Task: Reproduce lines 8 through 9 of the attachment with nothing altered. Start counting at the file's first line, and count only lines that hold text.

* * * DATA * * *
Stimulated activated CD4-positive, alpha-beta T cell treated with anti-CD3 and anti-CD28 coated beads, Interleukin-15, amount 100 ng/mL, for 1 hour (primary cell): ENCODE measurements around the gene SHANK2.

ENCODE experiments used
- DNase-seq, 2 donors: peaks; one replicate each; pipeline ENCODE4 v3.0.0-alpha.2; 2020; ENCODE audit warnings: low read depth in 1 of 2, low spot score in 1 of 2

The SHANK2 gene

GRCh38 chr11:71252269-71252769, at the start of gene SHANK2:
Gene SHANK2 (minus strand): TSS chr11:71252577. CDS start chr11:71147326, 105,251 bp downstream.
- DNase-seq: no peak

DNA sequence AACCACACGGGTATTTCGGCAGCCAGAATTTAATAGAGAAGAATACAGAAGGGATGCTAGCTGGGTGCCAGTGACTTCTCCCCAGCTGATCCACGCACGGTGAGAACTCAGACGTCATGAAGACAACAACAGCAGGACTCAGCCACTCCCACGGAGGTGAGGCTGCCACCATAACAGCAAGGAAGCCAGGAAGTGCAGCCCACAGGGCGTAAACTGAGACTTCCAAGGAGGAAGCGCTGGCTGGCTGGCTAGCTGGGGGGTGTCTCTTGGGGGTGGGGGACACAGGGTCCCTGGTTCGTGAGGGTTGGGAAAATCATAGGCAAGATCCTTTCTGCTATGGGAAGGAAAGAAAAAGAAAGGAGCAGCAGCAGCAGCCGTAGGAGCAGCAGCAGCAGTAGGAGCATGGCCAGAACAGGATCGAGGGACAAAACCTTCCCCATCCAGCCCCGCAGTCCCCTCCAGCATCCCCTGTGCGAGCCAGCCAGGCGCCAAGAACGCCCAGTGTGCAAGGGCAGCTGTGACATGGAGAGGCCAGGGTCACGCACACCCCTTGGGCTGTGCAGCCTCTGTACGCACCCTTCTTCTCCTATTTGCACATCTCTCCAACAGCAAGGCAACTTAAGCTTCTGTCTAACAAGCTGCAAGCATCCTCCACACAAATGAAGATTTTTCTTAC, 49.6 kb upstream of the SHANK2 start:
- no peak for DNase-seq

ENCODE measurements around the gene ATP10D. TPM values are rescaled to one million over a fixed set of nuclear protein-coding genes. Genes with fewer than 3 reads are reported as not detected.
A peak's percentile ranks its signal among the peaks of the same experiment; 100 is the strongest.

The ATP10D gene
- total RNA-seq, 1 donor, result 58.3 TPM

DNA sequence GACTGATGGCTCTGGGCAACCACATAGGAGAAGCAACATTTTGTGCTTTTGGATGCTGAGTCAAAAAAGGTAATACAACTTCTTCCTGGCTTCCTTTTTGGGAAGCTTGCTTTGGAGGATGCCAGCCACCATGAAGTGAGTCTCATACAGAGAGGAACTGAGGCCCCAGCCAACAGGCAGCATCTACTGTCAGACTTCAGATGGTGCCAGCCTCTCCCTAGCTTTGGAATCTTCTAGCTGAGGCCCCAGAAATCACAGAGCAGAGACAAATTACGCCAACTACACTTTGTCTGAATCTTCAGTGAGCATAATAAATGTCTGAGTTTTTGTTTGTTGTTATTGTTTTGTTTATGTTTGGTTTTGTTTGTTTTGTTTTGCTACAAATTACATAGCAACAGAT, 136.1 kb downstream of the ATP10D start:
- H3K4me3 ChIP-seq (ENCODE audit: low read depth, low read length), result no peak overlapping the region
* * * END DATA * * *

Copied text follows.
DNA sequence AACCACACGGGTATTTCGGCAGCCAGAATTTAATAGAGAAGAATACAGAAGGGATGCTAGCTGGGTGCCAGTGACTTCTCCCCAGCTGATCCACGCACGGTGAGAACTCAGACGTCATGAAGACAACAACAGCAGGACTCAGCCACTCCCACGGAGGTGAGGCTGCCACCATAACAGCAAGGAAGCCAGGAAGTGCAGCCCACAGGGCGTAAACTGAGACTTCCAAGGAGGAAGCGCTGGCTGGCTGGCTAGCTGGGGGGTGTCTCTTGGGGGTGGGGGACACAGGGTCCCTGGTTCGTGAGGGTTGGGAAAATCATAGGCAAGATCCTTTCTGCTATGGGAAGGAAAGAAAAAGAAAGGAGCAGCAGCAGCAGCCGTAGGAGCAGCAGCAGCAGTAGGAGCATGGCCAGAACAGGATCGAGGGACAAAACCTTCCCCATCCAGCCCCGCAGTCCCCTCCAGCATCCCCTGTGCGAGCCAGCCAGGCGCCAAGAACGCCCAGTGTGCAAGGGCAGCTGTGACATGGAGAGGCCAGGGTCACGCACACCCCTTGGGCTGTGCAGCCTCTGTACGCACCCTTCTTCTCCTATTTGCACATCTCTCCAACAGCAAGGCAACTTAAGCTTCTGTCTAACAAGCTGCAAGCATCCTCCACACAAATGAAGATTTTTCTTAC, 49.6 kb upstream of the SHANK2 start:
- no peak for DNase-seq